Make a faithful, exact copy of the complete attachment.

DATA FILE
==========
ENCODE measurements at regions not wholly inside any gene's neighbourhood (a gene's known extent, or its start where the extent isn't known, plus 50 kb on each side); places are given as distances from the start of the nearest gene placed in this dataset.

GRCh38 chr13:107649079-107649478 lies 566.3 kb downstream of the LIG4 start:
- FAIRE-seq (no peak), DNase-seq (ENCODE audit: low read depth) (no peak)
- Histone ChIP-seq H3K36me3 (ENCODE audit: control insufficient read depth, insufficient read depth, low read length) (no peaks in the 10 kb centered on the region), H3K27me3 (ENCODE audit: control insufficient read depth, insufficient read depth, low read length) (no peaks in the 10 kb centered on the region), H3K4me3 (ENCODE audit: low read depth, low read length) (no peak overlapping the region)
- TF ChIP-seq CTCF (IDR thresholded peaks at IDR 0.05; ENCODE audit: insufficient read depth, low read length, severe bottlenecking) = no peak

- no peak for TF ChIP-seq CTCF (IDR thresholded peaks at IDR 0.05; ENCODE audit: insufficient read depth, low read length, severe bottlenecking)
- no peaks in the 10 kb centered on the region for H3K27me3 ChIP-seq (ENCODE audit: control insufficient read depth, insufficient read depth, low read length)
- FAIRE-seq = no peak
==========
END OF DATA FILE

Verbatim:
ENCODE measurements at regions not wholly inside any gene's neighbourhood (a gene's known extent, or its start where the extent isn't known, plus 50 kb on each side); places are given as distances from the start of the nearest gene placed in this dataset.

GRCh38 chr13:107649079-107649478 lies 566.3 kb downstream of the LIG4 start:
- FAIRE-seq (no peak), DNase-seq (ENCODE audit: low read depth) (no peak)
- Histone ChIP-seq H3K36me3 (ENCODE audit: control insufficient read depth, insufficient read depth, low read length) (no peaks in the 10 kb centered on the region), H3K27me3 (ENCODE audit: control insufficient read depth, insufficient read depth, low read length) (no peaks in the 10 kb centered on the region), H3K4me3 (ENCODE audit: low read depth, low read length) (no peak overlapping the region)
- TF ChIP-seq CTCF (IDR thresholded peaks at IDR 0.05; ENCODE audit: insufficient read depth, low read length, severe bottlenecking) = no peak

- no peak for TF ChIP-seq CTCF (IDR thresholded peaks at IDR 0.05; ENCODE audit: insufficient read depth, low read length, severe bottlenecking)
- no peaks in the 10 kb centered on the region for H3K27me3 ChIP-seq (ENCODE audit: control insufficient read depth, insufficient read depth, low read length)
- FAIRE-seq = no peak